Cambodian rapper Kea Sokun’s latest single, “Workers’ Blood,” commemorates the nine-year anniversary of a garment worker strike and the violent government crackdown that followed.
Last month, the government issued a warning to Kea Sokun over the song and music video, drawing ire specifically from Cambodia’s Ministry of Culture.
The ministry accused Kea Sokun’s video of “inciting content that may cause insecurity and social disorder,” which is against several incitement laws in the country, including Article 495, which could lead to jail time of up to two years.
In the song, Kea Sokun raps: “In 2014, there was suffering on Veng Sreng Street, anger broke out at a protest for a living wage ... Workers struggle to have rights, freedom, but the search for justice is filled with obstacles.”
Four people died in clashes with the police that day; more than 10 people were injured.
Human rights groups that commissioned the song — the Cambodian League for the Promotion and Defense of Human Rights and the Center for Alliance of Labor and Human Rights — were brought in for questioning.
Kea Sokun was then put on notice with a demand to take down the video.
Ultimately, the human rights groups that commissioned the video removed it from the internet, but the audio of the song is still available online on some sites.
“I didn’t think it was a crime or inciting,” Kea Sokun, 24, said in an interview with The World.
“The reason I compose those songs is to encourage Cambodians to love each other, to love their own country and not to become discouraged.”
This is not the first time Kea Sokun and his music have run up against the law.
The musician, who grew up in the northwest Cambodian town Siem Reap, has been rapping about social issues in his native land since he first got into music in 2015.
His first single, “A na Kot ler Som Ram” (“The Future of Trash” in English) is about the life of an orphan.
“Some people are kind and allow me to stay near them; sometimes, I am given a meal to survive the day,” he raps in the 2015 song. “Some people weren’t kind, they discriminated against me because of the way I look; they think of orphans as animals.”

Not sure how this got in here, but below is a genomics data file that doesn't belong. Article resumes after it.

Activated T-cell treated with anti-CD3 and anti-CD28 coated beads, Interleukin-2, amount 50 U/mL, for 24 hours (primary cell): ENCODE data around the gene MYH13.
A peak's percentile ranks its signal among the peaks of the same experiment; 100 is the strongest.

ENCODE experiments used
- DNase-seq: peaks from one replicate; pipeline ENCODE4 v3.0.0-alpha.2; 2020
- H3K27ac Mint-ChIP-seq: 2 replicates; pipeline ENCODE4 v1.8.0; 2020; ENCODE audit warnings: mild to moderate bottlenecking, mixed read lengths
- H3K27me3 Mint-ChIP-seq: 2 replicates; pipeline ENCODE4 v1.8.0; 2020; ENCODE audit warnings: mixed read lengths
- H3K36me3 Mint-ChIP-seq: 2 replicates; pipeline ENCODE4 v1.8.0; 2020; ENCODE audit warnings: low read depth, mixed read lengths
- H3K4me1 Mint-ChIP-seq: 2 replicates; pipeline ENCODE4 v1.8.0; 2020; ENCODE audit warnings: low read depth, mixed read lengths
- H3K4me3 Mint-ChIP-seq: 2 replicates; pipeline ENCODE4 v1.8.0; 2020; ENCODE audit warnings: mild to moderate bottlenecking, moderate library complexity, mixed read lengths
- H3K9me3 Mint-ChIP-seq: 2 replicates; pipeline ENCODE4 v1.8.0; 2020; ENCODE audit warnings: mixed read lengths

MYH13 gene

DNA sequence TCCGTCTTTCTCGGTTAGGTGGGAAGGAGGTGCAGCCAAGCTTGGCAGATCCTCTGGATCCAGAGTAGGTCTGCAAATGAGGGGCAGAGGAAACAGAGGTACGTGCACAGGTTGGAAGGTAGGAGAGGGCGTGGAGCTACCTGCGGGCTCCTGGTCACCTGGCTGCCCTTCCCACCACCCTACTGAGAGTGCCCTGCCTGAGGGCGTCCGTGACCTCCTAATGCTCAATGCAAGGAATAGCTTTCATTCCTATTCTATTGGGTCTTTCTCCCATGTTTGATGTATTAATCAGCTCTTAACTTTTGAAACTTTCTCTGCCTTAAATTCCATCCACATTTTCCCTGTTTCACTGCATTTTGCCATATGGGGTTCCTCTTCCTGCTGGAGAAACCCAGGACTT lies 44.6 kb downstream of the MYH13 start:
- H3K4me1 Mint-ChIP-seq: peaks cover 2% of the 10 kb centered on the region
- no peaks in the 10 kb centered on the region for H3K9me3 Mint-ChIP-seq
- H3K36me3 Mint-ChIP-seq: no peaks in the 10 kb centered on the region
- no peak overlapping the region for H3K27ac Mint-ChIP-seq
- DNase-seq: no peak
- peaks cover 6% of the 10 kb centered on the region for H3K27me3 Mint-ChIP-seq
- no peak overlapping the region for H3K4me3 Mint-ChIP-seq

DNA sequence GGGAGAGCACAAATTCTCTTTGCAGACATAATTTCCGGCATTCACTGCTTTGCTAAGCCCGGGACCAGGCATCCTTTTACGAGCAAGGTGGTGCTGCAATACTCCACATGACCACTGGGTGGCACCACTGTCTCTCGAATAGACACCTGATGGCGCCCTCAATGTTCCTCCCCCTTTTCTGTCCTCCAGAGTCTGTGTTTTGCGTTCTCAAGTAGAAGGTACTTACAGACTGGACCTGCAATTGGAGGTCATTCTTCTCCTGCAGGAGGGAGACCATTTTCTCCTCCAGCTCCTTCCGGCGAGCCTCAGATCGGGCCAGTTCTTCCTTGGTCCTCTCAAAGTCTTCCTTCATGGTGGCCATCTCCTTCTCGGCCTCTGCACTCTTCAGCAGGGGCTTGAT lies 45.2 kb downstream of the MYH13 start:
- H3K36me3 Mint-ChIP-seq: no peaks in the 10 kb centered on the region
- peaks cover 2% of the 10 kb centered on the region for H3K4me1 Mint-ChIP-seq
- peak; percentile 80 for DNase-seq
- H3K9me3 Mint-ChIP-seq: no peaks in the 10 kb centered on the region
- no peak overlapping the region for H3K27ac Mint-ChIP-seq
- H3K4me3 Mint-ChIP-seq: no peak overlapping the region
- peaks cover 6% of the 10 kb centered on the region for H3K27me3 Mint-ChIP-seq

Kea Sokun said he primarily sings about issues of injustice in Cambodian society — drug addiction, bad traffic, land issues and culture. Over the years, he’s released songs with titles such as “Hidden Assassin,” “Sad Nation,” and “Solidarity.”
Then in 2020, his song,” Khmer Land, Poor Nation and People’s Tears,” caught the attention of Cambodia’s Ministry of Culture for its lyrics about corruption and opposing a dictator.
“Actually, there’s cheating in every form; those who are well-educated will be killed; those who are smart will have their mouth shut,” he raps.
Kea Sokun was arrested and convicted of incitement for his lyrics. He served a year of the 1 1/2 years he was given.
But when he got out in September of 2021, he kept writing.
Now, he’s one of the most popular rappers in Cambodia, with about a quarter of a million subscribers on YouTube and a hefty following across social media, where he releases and promotes his songs.
The Cambodian government has a history of going after artists when they think their work is too political, said Virak Ou, founder of the policy think tank Future Forum in the capital, Phnom Penh.
Prime Minister Hun Sen has ruled Cambodia for nearly four decades. The former Khmer Rouge commander has made it a hallmark of his rule to silence political opponents and dissidents, as well as journalists and media he views as critical of his government.
In early February, the government shut down Voice of Democracy, Cambodia’s last independent media outlet, because Hun Sen accused their coverage of smearing his son.
But it’s been a while since the government has cracked down on a high-profile artist, Ou said. “So it’s not new, but it has been quiet for a while now. It's come back and so is the crackdown on that, too.”
Kea Sokun uses hip-hop and rap to reach a wider audience, he said — particularly, in a country where over 65% of its population of nearly 17 million is under the age of 30, according to the United Nations.
Do not count out Cambodia’s youth, Ou said.
“At this stage, they’re not as visibly active as we think they should be, but I think overall, I think they are still active,” he said. “They want to feel proud of their country, of who they are.”
The timing of Kea Sokun’s arrest is not coincidental, Phil Robertson, said deputy Asia director at Human Rights Watch — as Cambodia is holding general elections this summer, with Hun Sen poised to win yet another term.
“We're not expecting that election to be free or fair because of the government’s systematic harassment of opposition political parties and the repression of independent media,” Robertson said.
And Kea Sokun’s song about the garment workers struck the wrong note.
“The government recognizes that garment workers are massive voters they need to win over, and so, they're particularly sensitive to any sort of criticism about their labor policies,” Robertson said.
Still, while Kea Sokun might lie low for a bit, he said he’s not going to stop writing music about Cambodia’s social issues.
“It is my profession and my passion that I cannot give up,” he said.
Horm Sreynich contributed to this article from Cambodia.
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